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Literature

The Collector of Worlds: A Novel of Sir Richard Francis Burton by Iliya Troyanov

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Sir Richard Francis Burton
Sir Richard Francis Burton

The Collector of Worlds:
A Novel of Sir Richard Francis Burton
by Iliya Troyanov
translated (from the German Weltensammler; 2006) by William Hobson. Ecco: 2009.

The fabulously romantic life of Burton has been told in many a novel and many a film—from all of which Iliya Troyanov’s intelligent, vastly entertaining novel differs in crucial respects.  Readers may recall the viscerally exciting biographical film Mountains of the Moon (1990) that followed the dangerous voyage in search of the Nile’s source and the bitter quarrels over priority in discovering that source at the Geographical Society of London.  What viewers of that movie will not recall are any significantly developed characters from the indigenous peoples (what the Victorians called the natives) among whom the explorers traveled. There were a few servants whose dedication issued in sacrifice; and a few bloodthirsty attackers who executed the servants and wounded the whites—but none of these received serious treatment. Troyanov retells the story from the alternating vantage points of the white principals, above all Burton himself, and the non-English-speaking peoples through whose territories Burton voyages, whose languages he learns with incredible facility. As he seeks to understand them, they quizzically seek to fathom his motives and beliefs. The drama arises not so much from scenery and danger as from the exciting, often droll volleying of blindness and insight between the Englishman and the Asians and Africans whom he at once fascinates and bewilders.

The book has three main sections (set respectively in India, the Muslim Holy Land , and East Africa) framed by brief opening and closing chapters that treat Burton’s death as viewed by the Catholic priest who affords the rites of his Church to the dying explorer. From the early pages of the first section Burton’s distaste as a “griffin” or newcomer to British India for his club-haunting fellow imperialists is made clear. He masters language after language, coming to recognize that he can attain real competence in a tongue only by assuming the garb, stance, mode of life and (in some measure) beliefs of the native speakers of that tongue. Asymptotically, as it were, he becomes one of them—never quite reaching identity but assuming multiple identities that he can juggle at will—for fun, for edification, for profit, for espionage. The story of his years in India is told retrospectively by Burton’s former manservant, who, dismissed by Burton and sent back home from England, has engaged the services of a scribe to compose a fancy letter of protest at Burton’s mistreatment of the man, a letter to be presented to he does not know whom with no clear purpose. But he feels compelled to recount, to sort out, his dealings with the Englishman. The scribe, at first stretching out the interviews with his narrating client to maximize his fees, soon becomes enthralled with the story—to the point that he begins embellishing the tale and will even pay to hear more. The men bicker wonderfully, their odd-couple exchanges rendering Burton all the more impressive, all the more shadowy.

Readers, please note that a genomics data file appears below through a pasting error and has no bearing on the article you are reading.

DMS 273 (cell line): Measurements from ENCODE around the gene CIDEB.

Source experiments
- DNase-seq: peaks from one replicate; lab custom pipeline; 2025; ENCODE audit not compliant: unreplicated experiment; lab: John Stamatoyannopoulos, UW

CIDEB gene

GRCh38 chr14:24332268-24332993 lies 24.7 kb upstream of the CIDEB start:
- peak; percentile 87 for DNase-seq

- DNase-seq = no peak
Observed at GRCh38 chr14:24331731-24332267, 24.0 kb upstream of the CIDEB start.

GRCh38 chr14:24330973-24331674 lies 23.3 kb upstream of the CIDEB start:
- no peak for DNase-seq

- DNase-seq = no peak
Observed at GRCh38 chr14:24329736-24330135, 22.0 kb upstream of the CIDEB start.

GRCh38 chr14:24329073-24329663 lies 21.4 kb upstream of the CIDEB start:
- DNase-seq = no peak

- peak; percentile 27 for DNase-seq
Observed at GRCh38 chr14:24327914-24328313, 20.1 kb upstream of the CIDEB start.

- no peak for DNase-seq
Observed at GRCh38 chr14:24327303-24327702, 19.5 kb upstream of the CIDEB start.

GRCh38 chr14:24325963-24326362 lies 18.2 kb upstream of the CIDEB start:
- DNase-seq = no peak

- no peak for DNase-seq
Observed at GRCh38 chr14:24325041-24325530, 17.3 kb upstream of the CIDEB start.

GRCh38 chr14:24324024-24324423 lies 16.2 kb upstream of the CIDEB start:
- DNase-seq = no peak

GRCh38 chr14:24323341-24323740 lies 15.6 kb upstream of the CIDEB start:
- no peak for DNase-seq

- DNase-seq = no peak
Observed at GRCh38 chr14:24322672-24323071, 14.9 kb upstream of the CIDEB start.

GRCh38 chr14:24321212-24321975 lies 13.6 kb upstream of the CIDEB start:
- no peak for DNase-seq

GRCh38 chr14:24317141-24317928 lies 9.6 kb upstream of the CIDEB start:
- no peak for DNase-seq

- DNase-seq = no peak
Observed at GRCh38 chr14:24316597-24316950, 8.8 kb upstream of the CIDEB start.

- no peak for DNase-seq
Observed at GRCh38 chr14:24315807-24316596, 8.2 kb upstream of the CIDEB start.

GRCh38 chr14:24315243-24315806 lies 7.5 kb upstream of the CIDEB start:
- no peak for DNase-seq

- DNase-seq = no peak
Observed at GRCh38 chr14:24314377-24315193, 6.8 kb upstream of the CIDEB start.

A similar structure of disclosure obtains in the second section, which presents Burton’s bold and (as a non-Muslim) risky venture of undertaking the hajj to Mecca by way of the quarrelsome exchanges of a Turkish government official and a high religious figure who (with no love lost between them) together investigate the reported sacrilege, the Turk pooh-poohing at every step.